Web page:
Learn to Swim in Outdoor Pools During Extreme Weather Conditions.

Lifeguards film lightening by the swimming pool

The following recommendations apply during extreme weather conditions for outdoor programs:


Rain has little effect on swimmers unless it is accompanied by thunder, lightning and/or wind, although it does make it more difficult to hear the coach. If there is electrical activity, the session should be cancelled. Where possible, a classroom lecture should be made available during inclement weather. However, if the rain is not accompanied by wind, lightning and thunder then the session can proceed. Breaststroke is the most appropriate stroke to practice in rain. Fins are also a valued training aid in rainy conditions to counteract the effect of turbulence.


Cold is not conductive to listening and learning. If it is necessary to use a cold environment it is advisable for swimmers to practice frequent repetitions of skills on land. Coaches should develop cold weather practice routines that encourages continuous movement to keep swimmers warm, for example coaches should avoid long-winded descriptions and discussions with swimmers standing stills.

Coaches should be aware of the danger signs of hypothermia (shivering, blush lips, ‘goose pimples’). Swimmers showing event the early signs of hypothermia should be removed from the water and all efforts made to gradually warm them, including:

  • removal of wet swimming costumes;
  • covering the body (particularly the head) with warm, dry clothing – ideally natural fabrics like wool;
  • removal of the swimmer from the environment (ie if cold and windy outside look for indoor or sheltered training facilities).


In windy conditions coaches should ensure that swimmer do not expose their bodies to the weather. This is a good time to practice kicking against the wind and swimming with the wind. Diving into the wind is not advisable for safety reasons.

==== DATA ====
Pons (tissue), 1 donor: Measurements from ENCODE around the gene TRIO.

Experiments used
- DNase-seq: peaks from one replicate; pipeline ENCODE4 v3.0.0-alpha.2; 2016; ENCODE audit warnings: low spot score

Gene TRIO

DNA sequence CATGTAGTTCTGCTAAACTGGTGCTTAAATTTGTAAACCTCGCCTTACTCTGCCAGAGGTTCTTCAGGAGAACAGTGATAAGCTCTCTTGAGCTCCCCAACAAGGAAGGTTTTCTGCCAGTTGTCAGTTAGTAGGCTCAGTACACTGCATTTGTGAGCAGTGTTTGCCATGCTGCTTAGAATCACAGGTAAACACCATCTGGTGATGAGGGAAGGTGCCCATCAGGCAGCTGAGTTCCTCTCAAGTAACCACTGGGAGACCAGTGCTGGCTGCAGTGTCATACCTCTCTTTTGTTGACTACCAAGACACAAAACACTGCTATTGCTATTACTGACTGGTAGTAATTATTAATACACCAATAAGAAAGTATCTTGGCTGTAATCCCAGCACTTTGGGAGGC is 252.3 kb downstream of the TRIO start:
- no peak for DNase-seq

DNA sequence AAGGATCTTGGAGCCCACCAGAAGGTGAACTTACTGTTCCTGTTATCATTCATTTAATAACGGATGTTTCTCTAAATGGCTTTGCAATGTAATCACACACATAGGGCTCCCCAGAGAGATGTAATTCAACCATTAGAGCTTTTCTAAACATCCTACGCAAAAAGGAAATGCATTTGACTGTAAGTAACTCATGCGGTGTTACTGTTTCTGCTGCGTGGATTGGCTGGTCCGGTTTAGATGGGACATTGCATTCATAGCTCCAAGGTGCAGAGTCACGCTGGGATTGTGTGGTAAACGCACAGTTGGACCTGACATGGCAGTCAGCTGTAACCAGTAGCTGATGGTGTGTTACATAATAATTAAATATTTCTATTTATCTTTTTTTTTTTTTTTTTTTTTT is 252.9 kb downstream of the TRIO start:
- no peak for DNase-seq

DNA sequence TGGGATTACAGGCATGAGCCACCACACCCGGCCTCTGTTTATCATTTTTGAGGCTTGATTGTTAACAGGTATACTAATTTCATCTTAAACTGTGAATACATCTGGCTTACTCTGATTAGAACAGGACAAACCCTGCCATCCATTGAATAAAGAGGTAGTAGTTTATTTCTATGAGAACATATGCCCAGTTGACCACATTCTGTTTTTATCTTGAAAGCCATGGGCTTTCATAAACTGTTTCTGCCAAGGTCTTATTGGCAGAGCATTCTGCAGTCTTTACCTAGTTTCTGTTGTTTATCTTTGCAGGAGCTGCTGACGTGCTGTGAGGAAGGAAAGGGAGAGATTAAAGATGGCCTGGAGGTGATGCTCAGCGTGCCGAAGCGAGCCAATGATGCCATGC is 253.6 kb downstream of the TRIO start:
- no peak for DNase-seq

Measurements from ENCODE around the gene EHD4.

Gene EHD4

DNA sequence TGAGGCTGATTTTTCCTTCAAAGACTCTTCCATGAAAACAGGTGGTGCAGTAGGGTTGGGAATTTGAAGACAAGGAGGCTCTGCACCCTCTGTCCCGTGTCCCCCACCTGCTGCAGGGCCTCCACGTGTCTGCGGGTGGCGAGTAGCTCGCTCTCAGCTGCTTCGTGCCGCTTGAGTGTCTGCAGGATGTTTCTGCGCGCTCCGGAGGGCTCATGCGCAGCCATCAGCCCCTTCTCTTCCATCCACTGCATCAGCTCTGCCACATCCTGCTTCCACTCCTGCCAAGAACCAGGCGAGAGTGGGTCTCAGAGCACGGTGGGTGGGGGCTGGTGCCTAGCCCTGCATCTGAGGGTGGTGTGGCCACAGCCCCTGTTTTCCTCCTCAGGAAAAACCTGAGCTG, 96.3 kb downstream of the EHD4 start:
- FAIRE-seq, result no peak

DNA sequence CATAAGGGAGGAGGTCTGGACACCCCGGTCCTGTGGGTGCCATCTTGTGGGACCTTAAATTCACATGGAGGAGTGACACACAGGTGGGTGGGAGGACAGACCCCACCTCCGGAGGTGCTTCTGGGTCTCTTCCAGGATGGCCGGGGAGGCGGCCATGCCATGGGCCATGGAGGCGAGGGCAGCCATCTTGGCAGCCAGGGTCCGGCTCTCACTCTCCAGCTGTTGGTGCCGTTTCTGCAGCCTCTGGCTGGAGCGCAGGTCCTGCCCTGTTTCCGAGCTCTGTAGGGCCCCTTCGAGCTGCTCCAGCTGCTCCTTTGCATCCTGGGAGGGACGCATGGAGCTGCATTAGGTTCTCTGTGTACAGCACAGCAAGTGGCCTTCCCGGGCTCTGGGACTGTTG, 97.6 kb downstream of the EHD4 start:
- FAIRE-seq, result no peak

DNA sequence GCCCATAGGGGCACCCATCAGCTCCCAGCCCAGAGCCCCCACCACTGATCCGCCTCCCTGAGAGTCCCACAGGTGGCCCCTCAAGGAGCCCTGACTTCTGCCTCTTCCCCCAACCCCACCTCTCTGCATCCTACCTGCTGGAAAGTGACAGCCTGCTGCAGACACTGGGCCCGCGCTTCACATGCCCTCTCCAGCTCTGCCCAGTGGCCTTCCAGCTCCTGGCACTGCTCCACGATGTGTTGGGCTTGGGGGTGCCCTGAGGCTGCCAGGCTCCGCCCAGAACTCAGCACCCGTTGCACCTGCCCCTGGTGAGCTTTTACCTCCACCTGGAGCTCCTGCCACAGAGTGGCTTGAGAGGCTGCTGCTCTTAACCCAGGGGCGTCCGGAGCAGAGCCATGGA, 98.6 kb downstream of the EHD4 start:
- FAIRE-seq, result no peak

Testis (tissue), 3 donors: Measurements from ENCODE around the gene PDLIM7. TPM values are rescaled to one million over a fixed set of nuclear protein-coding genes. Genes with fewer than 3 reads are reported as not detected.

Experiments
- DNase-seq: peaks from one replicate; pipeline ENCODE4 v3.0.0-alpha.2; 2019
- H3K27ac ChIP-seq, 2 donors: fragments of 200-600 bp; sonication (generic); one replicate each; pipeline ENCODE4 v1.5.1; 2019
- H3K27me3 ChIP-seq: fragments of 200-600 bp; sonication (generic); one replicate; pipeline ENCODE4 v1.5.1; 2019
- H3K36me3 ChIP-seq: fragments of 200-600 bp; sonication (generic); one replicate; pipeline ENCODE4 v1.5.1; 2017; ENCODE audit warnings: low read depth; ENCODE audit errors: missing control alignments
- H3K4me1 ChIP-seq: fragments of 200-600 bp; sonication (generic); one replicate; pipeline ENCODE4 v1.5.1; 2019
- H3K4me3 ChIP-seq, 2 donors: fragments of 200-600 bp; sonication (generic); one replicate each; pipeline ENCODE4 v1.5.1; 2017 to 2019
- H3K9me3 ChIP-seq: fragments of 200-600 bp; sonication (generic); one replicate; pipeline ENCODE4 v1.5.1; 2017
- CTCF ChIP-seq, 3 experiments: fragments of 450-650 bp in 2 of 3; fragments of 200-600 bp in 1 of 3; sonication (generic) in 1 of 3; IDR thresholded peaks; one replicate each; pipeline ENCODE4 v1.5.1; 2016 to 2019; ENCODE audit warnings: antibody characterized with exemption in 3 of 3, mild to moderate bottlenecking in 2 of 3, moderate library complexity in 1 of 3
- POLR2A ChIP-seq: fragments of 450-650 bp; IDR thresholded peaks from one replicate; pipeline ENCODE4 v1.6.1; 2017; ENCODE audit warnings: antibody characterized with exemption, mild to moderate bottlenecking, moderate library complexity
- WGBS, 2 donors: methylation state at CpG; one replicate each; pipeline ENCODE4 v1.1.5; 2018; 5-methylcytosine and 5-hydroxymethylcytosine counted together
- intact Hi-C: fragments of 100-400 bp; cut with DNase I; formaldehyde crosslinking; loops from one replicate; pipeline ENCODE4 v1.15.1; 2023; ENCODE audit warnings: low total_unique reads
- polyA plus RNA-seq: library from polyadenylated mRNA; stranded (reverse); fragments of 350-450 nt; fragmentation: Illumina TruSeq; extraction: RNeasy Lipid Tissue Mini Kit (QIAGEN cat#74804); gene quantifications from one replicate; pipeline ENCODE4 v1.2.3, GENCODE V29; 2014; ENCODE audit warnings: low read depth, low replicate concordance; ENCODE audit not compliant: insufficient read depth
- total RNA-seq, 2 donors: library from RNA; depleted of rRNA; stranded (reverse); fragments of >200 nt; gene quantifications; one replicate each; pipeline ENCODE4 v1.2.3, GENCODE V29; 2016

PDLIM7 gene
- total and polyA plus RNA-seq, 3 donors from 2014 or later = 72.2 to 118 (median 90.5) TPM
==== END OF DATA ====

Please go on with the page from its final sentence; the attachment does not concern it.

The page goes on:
If the facility has backstroke flags and markings, backstroke is the best activity to practice in windy conditions. Butterfly is the least desirable activity in windy conditions, as a large percentage of the body is exposed to the wind each stroke. It is advisable to use fins in windy conditions.


Coaches must ensure that all swimmers use sunblock (30 Plus SPF, applied at least 30 minutes prior to outdoor activity) of adequate strength and if possible, wear a sun protection suit. All swimmers should also be encouraged to bring their own water bottles and drink regularly throughout each session. Care should be taken to ensure that each swimmer has their own drink bottle with their name written on it, the bottle is kept clean and they never share drink bottles with other group members.

The coach should set a good example by also having a drink bottle and drinking from it regularly.


During extreme weather conditions, it is advisable to have extra teaching support. If there is a problem with pool length and depth visibility, the practice session can either be redirected to the shallow end for turning practice or cancelled until conditions are acceptable. The coach must always have a back-up plan to cope with any adverse weather conditions.

Wet weather lesson plans can include the following:

  • running – light jogging and relaxed easy paced running;
  • skipping rope – light easy skipping, with some vigorous skipping thrown in at intervals;
  • stretch cords – smooth easy and rhythmic to start with then hold race rhythm and rating as intervals;
  • basketball/football/tennis ball – group games and ball games must be controlled and well supervised!
  • showers to get warm then stretch;
  • spa and stretch (if available);
  • jump starts practice (ie practicing starts by jumping into a sand pit or soft grassed area);
  • medicine ball or ‘physio ball’ routines;
  • circuit training with body weight exercises;
  • breathing and yoga-style relaxations exercises;
  • reaction games;group-building games.

Swimmers learn best when the sun is not a distraction and water temperature is between 26 and 32 degrees Celsuius, depending on the season. An outdoor pools is great for group training but climatic conditions, such as heavy rain, storms, wind or a scorching sun, can make for a difficult environment.

It is advisable to vary the training environment to enable swimmers to experience different conditions. An indoor center provides reference points, such as beams running parallel to the pool which help the swimmer to travel in a straight line when swimming backstroke. However, in an outdoor pool swimmers can project their vision to a landmark, such as a tree, a light pole or the block at the end of their lane.

An indoor pool is great for learning, because weather conditions are controlled. As long as water quality, water temperature and air temperature are ideal, an indoor pool is the perfect learning environment, especially for young swimmers, children.

Some outdoor pools are cold and have short seasons of operation. In this situation, classes need to be short and sharp, with minimum talk and more action.

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